Community Centre/County Hall closure

The Strathcona Community Centre parkade will remain secured by police as the investigation in this area continues. Further investigation inside the parkade area is anticipated to take several days.

The remainder of the building has been turned over to Strathcona County. Plans for repairs and clean up are underway.

County Hall is expected to open late next week. Further assessment of the Community Centre is required before we can estimate an open date.

Updates will be posted once available.

Update from RCMP Alberta (3:30PM, November 8): RCMP Major Crimes Unit identified the male suspect in the Strathcona Community Centre event as Kane Kosolowsky; no further suspects are being sought. Investigation continues and RCMP advise there was no known threat to any school in the area. Further investigation into the Strathcona Community Centre parkade explosions are anticipated to take several days.

Media statements

Vehicles in the parkade

Vehicle removal timing is still unknown. As soon as we know how and when you can access your vehicle, you will be contacted.

If your vehicle is in the parkade, please ensure you take the following actions:

  • contact your insurance company to determine your coverage and any action they require you to take once you receive your vehicle back;
  • contact the County at 780-417-7100 to register your license plate and contact information

About insurance:

Insurance Bureau of Canada (IBC) has a Consumer Information Centre that can answer general insurance questions. Call 1-844-2ask-IBC (1-844-227-5422) or e-mail: during regular business hours.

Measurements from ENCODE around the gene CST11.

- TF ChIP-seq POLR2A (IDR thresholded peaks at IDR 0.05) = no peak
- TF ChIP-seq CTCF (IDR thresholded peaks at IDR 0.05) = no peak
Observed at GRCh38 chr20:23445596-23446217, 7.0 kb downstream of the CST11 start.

Remembrance Day

As there is no access to the Community Centre or County Hall, residents are encouraged to attend Remembrance Day services at Millennium Place rather than the County Hall cenotaph this year.

Council and Priorities Committee Meetings

Regularly scheduled meetings will proceed beginning with Priorities Committee Meeting on November 13 at 9 a.m at the Elk Island Public School Board (EIPS) Administration Building. The meeting starts at 9 a.m as per usual, and the building will be open at 8:30 a.m.

Please park in the visitor overflow parking lot when you arrive.

On November 14, Council will continue with budget deliberations. Location to be determined.

Access to support services

Family and Community Services will provide essential services at Millennium Place. Services can be accessed between the soccer fields and the gymnasium.

Please continue to monitor our website for updates on our services or call 780-416-6730.


  • Thursday, November 8, 2018 from 8:30 a.m. to 8 p.m. (Last appointments will be taken at 6:30 p.m.)